A lot of the information we just don't know, because that knowledge could only be obtained from taking certain actions. Actions that were not taken at a specific space-time coordinate. Going back, is not erasing something and filling in a blank, going back (if applicable) would be overwriting something. Thus, we will never know what exactly would happen if something was erased in time. Much of those calculations are done in the fabric of the universe itself, not by human minds, machines, and microchips. People really not only don't know, they can't know, the ramifications of altering an action in space-time. For example, if Bush hadn't invaded there is always the possibility that Saddam could later down the line aid in the destruction of America. If not in our lifetimes, then in future lifetimes. But that knowledge of events may only be derived if you actually allow the universe to work out the permutations, and to do that you must not invade Iraq. Unfortunately for this space-time continuum line, we've already done that. And that action cannot be erased. You could overwrite it, by trying to scripple in the margins "we didn't mean to invade, we'll leave now", but anyone can see that just makes the writing messier.

In the end, it is all about human trust. Who do you trust to have a better judgement, a better grasp on reality, and a more disciplined ability to reign in human nature? If ultimate 100% knowledge is not available, then all you are left with is probabilities and equations with a lot of unknowns in them. While we won't know what exactly might happen given a sequence of events in the fabric of reality, we do know that better people have a better chance to evade disaster. Communists and Communism weren't good, and they didn't create better people, i.e. bad people leads to bad events.

One of the things I remember reading is "Why do bad things happen to good people". And I always wonder why they just don't study physics, logic, and philosophy. Bad things happen to good people because given infinite time and an unfinite sample of humanity, anything will happen to anyone at least once. A better question is, "why do bad things always happen to good people only" or "why do good people only have bad things happen to them". But that begs the question of whether bad things always occurs to good people or whether good people only have bad things happen in their lives. The reason may not be the personal humane one they may seek, but it is still a reason.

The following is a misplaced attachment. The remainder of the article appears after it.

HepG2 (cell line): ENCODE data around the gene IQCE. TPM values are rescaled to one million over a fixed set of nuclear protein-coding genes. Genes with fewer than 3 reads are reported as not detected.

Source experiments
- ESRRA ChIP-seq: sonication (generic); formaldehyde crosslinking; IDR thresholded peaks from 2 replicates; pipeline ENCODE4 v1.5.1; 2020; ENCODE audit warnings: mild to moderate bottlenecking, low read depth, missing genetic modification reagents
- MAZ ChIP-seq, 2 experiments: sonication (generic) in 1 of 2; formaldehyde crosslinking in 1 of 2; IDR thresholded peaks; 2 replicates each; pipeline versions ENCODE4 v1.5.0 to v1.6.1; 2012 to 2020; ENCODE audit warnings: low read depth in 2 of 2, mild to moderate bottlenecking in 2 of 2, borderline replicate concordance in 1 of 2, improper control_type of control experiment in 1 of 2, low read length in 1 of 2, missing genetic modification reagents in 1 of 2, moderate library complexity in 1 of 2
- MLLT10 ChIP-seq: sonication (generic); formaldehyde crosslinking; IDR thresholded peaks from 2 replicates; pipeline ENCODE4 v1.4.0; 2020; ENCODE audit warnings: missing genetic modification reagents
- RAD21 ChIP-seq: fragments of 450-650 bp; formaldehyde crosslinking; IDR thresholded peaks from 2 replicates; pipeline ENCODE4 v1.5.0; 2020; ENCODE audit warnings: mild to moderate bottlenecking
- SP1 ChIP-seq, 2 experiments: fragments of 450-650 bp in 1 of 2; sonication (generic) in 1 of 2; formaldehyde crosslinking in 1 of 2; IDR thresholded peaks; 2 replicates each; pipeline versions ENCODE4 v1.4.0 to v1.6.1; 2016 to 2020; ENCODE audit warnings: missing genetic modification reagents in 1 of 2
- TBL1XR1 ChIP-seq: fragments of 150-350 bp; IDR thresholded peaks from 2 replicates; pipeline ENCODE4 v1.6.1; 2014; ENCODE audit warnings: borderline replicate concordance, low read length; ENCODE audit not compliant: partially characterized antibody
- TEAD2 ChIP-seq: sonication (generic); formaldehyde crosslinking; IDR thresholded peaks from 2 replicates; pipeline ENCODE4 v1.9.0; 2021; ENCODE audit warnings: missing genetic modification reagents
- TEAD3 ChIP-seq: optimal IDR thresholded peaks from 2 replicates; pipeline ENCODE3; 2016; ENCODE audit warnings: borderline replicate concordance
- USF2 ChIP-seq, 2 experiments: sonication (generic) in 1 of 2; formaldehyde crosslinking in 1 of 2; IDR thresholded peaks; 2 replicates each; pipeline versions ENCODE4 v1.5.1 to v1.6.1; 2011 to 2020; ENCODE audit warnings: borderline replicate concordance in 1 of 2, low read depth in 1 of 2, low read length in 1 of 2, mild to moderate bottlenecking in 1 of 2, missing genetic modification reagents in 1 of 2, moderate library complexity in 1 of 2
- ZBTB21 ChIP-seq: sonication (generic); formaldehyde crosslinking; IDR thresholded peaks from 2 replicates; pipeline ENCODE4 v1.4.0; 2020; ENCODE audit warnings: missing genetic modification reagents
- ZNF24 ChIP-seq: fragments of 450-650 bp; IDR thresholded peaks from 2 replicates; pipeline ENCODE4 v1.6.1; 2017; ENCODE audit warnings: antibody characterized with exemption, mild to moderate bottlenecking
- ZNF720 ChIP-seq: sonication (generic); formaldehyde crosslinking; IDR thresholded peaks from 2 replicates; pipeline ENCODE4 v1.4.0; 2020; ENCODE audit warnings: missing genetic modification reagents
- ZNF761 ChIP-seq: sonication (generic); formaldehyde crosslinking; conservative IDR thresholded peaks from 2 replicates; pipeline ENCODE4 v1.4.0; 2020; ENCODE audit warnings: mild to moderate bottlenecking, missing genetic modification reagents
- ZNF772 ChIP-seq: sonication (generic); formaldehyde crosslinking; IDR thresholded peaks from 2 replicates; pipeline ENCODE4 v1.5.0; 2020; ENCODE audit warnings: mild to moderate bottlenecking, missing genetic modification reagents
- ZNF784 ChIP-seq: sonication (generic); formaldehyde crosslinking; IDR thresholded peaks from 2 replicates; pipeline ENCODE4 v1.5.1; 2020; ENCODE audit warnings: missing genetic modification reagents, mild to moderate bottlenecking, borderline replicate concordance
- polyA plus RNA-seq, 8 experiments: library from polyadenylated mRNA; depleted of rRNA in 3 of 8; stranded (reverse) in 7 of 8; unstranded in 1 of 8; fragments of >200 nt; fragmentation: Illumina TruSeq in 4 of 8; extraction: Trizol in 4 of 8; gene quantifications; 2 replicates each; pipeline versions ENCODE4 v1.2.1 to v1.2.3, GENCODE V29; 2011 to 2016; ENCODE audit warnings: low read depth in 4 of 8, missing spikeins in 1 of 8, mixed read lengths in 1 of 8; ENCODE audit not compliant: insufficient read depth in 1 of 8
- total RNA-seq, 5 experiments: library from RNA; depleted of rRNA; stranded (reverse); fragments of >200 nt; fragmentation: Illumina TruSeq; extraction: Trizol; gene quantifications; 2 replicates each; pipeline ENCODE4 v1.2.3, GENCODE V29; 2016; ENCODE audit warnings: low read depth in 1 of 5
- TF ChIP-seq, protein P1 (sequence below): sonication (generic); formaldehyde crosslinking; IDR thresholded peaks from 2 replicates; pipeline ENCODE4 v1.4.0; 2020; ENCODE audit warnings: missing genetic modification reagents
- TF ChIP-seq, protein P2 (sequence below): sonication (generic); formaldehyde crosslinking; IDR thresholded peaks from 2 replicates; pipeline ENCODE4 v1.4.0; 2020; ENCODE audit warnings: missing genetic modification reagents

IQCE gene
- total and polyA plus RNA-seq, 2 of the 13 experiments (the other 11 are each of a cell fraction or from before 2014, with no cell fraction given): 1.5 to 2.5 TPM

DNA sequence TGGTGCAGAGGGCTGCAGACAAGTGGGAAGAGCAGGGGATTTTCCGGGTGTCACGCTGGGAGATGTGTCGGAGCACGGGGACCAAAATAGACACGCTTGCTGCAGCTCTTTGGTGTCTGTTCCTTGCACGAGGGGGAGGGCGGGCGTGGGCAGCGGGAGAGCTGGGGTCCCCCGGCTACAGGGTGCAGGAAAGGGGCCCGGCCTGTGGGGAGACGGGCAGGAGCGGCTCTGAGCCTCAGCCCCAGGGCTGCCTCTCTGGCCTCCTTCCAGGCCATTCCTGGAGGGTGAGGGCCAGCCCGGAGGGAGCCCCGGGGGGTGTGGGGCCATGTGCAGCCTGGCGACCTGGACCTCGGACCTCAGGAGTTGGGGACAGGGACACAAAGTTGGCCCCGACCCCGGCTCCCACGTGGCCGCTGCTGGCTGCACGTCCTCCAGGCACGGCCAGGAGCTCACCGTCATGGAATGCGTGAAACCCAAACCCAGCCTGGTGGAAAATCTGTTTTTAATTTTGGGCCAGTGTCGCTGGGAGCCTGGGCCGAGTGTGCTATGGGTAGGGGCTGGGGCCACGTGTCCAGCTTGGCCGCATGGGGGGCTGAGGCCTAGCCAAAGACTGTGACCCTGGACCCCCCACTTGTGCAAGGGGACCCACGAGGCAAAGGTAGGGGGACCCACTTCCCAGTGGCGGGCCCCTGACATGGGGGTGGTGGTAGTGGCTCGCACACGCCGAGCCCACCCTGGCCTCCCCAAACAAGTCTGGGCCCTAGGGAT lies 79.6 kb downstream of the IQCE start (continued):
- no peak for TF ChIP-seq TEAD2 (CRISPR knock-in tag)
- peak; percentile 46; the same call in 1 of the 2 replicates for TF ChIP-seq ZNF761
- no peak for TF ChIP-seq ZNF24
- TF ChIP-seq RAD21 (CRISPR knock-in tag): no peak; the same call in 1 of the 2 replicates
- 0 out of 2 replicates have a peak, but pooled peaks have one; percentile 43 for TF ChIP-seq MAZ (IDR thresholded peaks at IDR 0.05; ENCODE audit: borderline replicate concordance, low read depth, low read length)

At 8:52 PM, January 06, 2006, Anonymous tequilamockingbird said...

Sorry, but the Iraq observations made by anonymous seem to me to necessarily lead to two conclusions: Don't question what the president does; and once the president has embarked on a course, he should stick with it no matter what.

Since I'm assuming anonymous doesn't agree with either of those corollaries, perhaps he/she can explain to me where I am incorrect in drawing them.

Neo-neocon, while finding anonymous's statements worthy enough to recommend them to a wider audience, has hedged a bit. To roughly paraphrase, if I may: "We should try to evaluate the decisions we've made, but that's difficult."

Sure it is. But what do you do if, having succeeded in evaluating the decisions you've made, you conclude that they were wrong? Should you plunge ahead regardless, because "the image of being stuck at the fork in the road and collapsing, exhausted, doesn't inspire confidence"?

Just hypothetically, of course, if the generic "you" conclude your decisions had been wrong; I would hate to suggest that Bush had made any decisions that were wrong.


At 2:19 AM, January 09, 2006, Blogger Ymarsakar said...

Don't second guess a person's decisions unless you're willing to be that person and take responsibility for making a different decision.

The corrolary being, question with the knowledge that you don't have the responsibility and never will.

I always prefered the will to academic debate. Cause there was a certain nobility to triumph. And I think Leni Riefenstahl picked that up. I have to see that movie she made up sometime.

Most of it can be encapsulated in the popular vernacular, "Monday quarterbacking". But football is a game, even if it is all American, and most of life is definitely not a game. People watch football because it is fun and exciting, but that is not how they should treat life threatening decisions in the real world.

I'd rather think Neo's greater point is in actual fact, you should evaluate decisions, but take into consideration how much you don't know compared to how much you do know, and analyze how that compares to everyone else.

What a person does when he finds out that he has been wrong about being wrong, is his own decision, not anyone else's.

The whole idea of a wrong decision is a wrong idea. So that is why a lot of people are indeed are wrong about things being wrong. It does no good to evaluate anything when all it does is compare an objective decision to a person's subjective standards and fantasy reality.